To secure high-quality biopsies for research, several conditions have to be taken into account. It’s especially important to monitor the temperature of the samples, sufficiently trace the samples, and to get consent for further analysis. Automating and standardizing biopsy collection, transportation and storage improves efficiency and reduces errors.
Varying temperatures can influence the quality of samples. Consequently, hospitals and biobanks control the temperatures to which a biopsy is exposed. For example, IBDW (Interdisciplinary Bank of Biomaterials and Data Wuerzburg) regulates the temperature of each tissue sample that it processes . At IBDW, biopsies move from the patient to the storage facility at room temperature, samples are stored in -80°C freezers and transported at -80°C on dry ice . IBDW uses Micronic Tissue Tubes for the transportation and storage of biopsies at these temperatures . Micronic tubes are specifically designed to store and transport frozen tissue samples. Due to thick tube walls, Micronic tubes have a sturdy design and excellent properties for ultra-low temperature storage.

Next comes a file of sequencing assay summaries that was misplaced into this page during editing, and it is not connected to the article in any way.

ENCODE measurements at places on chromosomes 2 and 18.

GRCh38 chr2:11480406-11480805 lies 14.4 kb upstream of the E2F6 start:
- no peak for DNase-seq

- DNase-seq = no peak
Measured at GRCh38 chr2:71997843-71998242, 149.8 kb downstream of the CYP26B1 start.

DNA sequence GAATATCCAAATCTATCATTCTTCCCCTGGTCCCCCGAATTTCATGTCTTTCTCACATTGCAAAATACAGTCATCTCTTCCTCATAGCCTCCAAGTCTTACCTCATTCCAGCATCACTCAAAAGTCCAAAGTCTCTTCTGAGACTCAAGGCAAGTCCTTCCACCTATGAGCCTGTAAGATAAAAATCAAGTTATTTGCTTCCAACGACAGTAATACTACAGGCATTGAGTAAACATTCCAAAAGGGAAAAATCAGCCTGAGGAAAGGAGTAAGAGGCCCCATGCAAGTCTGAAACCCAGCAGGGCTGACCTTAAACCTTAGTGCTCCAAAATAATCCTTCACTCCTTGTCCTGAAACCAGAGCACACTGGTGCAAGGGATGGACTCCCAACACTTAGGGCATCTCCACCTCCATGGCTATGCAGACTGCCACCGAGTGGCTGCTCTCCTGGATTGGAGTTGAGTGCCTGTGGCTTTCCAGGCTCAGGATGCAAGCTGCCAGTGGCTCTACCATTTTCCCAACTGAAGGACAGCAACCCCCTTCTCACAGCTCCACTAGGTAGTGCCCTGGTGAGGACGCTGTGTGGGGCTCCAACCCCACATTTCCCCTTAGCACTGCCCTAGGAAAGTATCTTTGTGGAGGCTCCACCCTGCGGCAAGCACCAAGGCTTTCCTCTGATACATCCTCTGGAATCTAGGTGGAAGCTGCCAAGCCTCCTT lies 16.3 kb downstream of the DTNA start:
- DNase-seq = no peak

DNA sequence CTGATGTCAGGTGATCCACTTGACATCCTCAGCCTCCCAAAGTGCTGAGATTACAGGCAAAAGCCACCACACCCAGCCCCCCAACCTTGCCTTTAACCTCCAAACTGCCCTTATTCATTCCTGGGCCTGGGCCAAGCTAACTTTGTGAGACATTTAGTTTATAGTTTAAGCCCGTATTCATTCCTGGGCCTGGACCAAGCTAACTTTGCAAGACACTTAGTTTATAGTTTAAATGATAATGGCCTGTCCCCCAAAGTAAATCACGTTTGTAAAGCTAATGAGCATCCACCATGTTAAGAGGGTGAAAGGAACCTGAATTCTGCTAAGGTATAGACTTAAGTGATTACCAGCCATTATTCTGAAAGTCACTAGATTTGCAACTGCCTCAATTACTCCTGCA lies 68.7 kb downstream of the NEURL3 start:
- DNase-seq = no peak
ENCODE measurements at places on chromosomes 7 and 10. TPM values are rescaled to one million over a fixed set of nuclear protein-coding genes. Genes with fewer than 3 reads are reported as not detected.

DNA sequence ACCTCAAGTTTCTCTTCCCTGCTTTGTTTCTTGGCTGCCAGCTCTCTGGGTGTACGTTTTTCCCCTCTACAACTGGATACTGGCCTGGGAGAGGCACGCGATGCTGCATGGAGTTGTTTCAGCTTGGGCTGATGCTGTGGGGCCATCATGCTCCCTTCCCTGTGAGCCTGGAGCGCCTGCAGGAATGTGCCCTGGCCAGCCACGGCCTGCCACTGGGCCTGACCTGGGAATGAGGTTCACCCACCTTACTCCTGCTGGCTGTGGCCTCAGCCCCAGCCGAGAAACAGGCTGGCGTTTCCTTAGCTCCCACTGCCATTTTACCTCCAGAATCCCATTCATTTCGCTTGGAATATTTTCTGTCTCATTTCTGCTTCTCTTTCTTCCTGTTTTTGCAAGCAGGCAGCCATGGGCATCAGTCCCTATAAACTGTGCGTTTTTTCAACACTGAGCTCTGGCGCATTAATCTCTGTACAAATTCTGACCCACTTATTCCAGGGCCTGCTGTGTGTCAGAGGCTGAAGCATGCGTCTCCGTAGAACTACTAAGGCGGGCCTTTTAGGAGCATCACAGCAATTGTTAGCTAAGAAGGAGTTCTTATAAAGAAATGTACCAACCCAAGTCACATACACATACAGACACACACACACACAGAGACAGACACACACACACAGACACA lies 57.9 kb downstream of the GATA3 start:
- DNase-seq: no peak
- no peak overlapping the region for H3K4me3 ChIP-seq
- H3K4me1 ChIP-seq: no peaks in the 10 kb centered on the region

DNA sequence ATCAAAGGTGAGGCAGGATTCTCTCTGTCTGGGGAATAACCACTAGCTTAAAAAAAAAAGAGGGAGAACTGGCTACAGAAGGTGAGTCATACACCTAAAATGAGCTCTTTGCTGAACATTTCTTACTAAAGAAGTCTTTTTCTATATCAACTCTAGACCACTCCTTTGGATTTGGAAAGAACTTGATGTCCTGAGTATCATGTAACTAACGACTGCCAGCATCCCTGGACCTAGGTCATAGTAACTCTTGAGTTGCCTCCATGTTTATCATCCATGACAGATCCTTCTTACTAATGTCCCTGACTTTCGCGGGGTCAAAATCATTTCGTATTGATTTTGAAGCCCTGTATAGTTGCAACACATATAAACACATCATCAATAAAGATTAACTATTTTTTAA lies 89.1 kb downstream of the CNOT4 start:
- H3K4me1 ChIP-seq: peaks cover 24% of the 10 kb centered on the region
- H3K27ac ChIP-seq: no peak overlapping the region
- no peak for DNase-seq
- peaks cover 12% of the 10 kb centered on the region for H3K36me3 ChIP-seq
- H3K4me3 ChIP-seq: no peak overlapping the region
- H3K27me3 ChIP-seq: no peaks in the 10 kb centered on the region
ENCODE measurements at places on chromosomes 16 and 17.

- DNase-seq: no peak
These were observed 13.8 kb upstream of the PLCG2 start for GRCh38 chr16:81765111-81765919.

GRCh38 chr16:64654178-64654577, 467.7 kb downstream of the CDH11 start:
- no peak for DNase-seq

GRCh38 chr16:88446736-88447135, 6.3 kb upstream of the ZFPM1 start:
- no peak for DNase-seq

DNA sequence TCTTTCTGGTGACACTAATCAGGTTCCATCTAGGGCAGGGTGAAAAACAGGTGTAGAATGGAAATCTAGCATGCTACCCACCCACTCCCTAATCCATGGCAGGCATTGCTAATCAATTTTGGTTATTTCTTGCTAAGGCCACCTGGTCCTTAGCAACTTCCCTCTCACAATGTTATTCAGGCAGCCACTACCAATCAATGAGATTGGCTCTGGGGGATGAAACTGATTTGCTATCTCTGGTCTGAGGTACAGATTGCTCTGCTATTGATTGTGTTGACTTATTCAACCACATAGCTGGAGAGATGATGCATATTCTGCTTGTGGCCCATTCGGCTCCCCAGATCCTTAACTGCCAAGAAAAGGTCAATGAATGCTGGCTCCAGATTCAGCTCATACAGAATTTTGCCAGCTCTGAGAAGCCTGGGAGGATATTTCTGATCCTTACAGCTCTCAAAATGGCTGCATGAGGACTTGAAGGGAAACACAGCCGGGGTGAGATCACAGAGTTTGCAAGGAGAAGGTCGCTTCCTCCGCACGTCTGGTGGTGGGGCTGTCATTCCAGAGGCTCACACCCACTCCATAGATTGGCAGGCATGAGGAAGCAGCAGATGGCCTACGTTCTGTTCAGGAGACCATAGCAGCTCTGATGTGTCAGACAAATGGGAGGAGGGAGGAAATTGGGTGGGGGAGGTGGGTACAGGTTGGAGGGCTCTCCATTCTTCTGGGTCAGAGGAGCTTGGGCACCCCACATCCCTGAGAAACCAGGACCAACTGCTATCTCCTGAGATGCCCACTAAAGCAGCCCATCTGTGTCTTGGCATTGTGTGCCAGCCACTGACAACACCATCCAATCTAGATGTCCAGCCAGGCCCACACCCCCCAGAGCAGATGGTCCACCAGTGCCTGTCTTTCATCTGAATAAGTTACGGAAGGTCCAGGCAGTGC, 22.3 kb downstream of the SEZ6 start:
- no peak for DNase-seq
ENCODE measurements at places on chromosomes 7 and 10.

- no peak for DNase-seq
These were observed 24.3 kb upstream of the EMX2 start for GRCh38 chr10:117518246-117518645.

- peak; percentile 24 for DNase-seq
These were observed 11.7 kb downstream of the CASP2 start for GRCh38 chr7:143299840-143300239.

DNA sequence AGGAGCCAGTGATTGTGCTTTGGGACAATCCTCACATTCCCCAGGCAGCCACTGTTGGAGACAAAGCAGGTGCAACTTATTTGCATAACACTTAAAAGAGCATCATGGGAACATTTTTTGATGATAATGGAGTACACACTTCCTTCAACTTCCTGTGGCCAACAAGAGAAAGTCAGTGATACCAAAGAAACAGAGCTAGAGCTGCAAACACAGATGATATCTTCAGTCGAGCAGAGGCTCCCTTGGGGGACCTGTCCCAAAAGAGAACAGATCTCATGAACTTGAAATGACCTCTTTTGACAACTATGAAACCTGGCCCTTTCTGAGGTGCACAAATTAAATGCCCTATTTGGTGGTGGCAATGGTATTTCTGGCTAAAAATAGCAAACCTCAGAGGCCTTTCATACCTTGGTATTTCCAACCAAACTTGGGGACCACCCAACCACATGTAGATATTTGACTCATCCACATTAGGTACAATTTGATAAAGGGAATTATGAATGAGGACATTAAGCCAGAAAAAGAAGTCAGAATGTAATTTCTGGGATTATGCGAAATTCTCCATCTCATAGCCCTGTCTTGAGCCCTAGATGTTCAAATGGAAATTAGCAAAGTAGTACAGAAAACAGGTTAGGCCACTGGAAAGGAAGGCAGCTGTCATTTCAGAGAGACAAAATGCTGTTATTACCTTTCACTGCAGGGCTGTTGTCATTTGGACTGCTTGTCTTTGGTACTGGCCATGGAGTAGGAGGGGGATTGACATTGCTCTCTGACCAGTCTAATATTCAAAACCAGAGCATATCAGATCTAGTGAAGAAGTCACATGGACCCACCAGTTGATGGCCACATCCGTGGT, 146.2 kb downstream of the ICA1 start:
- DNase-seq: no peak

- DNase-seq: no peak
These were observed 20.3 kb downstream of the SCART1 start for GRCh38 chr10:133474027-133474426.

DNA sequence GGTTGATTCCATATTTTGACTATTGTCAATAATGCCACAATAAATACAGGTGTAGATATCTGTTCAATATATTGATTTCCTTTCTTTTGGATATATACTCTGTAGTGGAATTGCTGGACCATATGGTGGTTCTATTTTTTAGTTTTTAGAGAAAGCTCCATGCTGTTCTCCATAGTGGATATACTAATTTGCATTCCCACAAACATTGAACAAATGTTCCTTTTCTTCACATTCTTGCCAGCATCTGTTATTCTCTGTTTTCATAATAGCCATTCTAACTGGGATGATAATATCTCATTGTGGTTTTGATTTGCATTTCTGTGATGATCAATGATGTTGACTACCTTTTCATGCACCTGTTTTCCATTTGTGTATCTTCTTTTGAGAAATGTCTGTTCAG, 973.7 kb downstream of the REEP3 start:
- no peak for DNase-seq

When taken from a patient, biopsies should be labeled to ensure that the sample can be traced from the operating table to the storage freezer. Larger hospitals process thousands of samples each month. To prevent mixing up samples, each sample should have a unique identification code. Scanning, processing and storing these codes should happen with standardized procedures.
A Laboratory Information System (LIMS) can track samples in automated and/or manual freezers. Scanning the unique codes of sample storage tube enables researchers to add new samples to the database. Micronic laser-etches 2D Data-Matrix codes on their tubes so that they can never wear or fall off. This guarantees the traceability of samples by eliminating the risk that a code is separated from a sample.
Maintaining sample integrity and securely tracing samples is important for further research; however, to use biopsies for research, it’s also essential to have the consent of a patient. The study of Geiger, Both, Kircher, Neumann, Rosenwald, and Jahns (2018) explains how broad consent is useful to collect samples for various research applications . By securing as many biopsies for research as possible with the right procedures, scientists are able to do a higher frequency of better quality research.
 Geiger, J, Both, S, Kircher, S, Neumann, M, Rosenwald, A and Jahns, R. 2018. Hospital-integrated Biobanking as a Service – The Interdisciplinary Bank of Biomaterials and Data Wuerzburg (ibdw). Open Journal of Bioresources 5: 6, DOI: https://doi.org/10.5334/ojb.38